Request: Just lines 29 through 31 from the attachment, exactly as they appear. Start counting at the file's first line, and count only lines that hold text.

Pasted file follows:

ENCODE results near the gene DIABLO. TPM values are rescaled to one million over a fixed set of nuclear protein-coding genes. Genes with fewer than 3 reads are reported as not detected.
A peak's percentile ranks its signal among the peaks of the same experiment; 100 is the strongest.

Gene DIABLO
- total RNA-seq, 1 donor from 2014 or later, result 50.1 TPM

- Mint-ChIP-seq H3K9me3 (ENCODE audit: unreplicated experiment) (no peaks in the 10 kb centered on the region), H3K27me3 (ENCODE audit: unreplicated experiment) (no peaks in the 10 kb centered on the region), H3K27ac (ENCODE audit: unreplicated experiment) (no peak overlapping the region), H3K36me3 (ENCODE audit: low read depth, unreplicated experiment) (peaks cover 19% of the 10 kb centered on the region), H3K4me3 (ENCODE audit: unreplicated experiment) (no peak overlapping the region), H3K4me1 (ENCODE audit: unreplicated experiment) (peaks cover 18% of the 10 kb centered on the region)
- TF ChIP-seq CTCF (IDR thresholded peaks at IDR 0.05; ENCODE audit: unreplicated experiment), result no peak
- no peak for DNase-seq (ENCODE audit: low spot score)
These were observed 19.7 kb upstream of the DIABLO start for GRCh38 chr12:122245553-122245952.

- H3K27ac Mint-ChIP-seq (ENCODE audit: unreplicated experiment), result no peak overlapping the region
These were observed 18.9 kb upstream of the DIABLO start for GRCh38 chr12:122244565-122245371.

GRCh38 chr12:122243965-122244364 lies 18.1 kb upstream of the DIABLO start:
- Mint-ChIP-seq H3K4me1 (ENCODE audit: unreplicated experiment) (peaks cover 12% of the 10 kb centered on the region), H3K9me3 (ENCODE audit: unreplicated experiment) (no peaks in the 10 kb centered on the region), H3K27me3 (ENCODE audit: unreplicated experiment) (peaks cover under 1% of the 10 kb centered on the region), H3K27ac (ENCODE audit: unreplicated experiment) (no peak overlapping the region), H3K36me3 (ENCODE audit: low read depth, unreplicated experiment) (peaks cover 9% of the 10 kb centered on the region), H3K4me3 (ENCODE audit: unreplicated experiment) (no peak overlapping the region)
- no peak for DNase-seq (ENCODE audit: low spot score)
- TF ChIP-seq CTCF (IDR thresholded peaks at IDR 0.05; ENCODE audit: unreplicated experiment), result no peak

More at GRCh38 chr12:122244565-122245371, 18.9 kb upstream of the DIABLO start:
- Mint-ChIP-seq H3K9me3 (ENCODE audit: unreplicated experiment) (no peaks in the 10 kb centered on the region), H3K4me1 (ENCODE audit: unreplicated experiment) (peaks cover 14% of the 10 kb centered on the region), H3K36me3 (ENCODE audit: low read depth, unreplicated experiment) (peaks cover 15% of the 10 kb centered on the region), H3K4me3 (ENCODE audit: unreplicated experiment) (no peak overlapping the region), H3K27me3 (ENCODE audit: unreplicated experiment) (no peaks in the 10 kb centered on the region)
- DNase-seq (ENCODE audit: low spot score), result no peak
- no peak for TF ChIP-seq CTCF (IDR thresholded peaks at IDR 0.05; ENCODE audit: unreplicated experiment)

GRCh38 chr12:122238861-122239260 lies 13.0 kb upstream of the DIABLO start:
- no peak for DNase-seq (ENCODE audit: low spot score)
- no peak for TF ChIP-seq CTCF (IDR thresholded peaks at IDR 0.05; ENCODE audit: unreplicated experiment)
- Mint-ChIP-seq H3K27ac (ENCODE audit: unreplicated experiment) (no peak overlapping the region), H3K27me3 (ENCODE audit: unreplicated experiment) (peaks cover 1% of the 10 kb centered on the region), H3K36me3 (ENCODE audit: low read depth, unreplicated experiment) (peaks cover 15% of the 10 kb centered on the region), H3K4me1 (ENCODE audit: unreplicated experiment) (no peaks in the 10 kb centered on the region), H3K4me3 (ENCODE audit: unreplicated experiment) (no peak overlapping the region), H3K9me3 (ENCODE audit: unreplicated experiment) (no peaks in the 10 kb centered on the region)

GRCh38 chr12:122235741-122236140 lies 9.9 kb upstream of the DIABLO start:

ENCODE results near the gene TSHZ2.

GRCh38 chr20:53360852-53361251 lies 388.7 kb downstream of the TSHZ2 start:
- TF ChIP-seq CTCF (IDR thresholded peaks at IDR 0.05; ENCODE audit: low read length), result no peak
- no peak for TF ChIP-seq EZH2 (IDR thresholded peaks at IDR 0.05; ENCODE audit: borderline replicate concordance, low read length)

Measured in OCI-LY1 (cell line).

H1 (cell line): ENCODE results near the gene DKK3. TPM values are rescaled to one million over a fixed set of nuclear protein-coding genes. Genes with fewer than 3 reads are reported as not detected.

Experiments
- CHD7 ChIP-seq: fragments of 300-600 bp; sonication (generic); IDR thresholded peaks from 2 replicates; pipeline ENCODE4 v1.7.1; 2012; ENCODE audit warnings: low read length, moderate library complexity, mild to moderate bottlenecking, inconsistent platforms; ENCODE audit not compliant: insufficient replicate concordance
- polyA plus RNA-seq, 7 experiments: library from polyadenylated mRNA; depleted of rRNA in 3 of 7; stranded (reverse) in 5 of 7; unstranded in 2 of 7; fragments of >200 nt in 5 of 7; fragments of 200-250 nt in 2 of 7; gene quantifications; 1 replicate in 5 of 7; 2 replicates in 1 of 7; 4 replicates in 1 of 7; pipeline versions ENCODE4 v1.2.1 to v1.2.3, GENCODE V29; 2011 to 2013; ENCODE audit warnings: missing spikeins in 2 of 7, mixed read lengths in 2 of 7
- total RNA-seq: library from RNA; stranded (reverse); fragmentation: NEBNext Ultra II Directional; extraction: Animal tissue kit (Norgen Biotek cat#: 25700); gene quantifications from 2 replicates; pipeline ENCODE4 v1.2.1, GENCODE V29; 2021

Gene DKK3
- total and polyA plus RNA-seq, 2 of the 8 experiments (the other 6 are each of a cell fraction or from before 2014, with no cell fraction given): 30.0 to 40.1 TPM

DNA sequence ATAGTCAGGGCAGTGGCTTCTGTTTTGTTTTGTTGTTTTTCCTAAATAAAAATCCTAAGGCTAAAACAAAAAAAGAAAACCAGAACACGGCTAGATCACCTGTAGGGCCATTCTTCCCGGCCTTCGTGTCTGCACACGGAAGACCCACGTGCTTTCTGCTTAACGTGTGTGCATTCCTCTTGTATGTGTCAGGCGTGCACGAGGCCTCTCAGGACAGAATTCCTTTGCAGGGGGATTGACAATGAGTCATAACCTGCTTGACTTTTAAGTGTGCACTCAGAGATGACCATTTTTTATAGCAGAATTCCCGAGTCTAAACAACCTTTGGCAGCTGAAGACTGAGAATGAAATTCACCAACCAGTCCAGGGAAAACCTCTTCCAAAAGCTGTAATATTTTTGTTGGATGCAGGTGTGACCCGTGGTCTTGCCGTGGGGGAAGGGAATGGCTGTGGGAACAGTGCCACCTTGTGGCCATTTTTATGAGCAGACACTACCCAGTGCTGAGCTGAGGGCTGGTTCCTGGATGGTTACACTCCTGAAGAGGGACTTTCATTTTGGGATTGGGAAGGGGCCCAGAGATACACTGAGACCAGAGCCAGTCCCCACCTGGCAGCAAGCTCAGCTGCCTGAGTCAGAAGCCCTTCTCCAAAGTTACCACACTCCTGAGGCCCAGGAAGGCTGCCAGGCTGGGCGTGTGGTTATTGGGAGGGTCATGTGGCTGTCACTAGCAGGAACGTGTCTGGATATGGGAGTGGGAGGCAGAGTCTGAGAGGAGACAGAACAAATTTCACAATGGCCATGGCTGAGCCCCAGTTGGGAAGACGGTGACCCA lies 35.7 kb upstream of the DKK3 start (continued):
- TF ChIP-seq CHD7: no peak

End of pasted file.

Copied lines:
H1 (cell line): ENCODE results near the gene DKK3. TPM values are rescaled to one million over a fixed set of nuclear protein-coding genes. Genes with fewer than 3 reads are reported as not detected.

Experiments
- CHD7 ChIP-seq: fragments of 300-600 bp; sonication (generic); IDR thresholded peaks from 2 replicates; pipeline ENCODE4 v1.7.1; 2012; ENCODE audit warnings: low read length, moderate library complexity, mild to moderate bottlenecking, inconsistent platforms; ENCODE audit not compliant: insufficient replicate concordance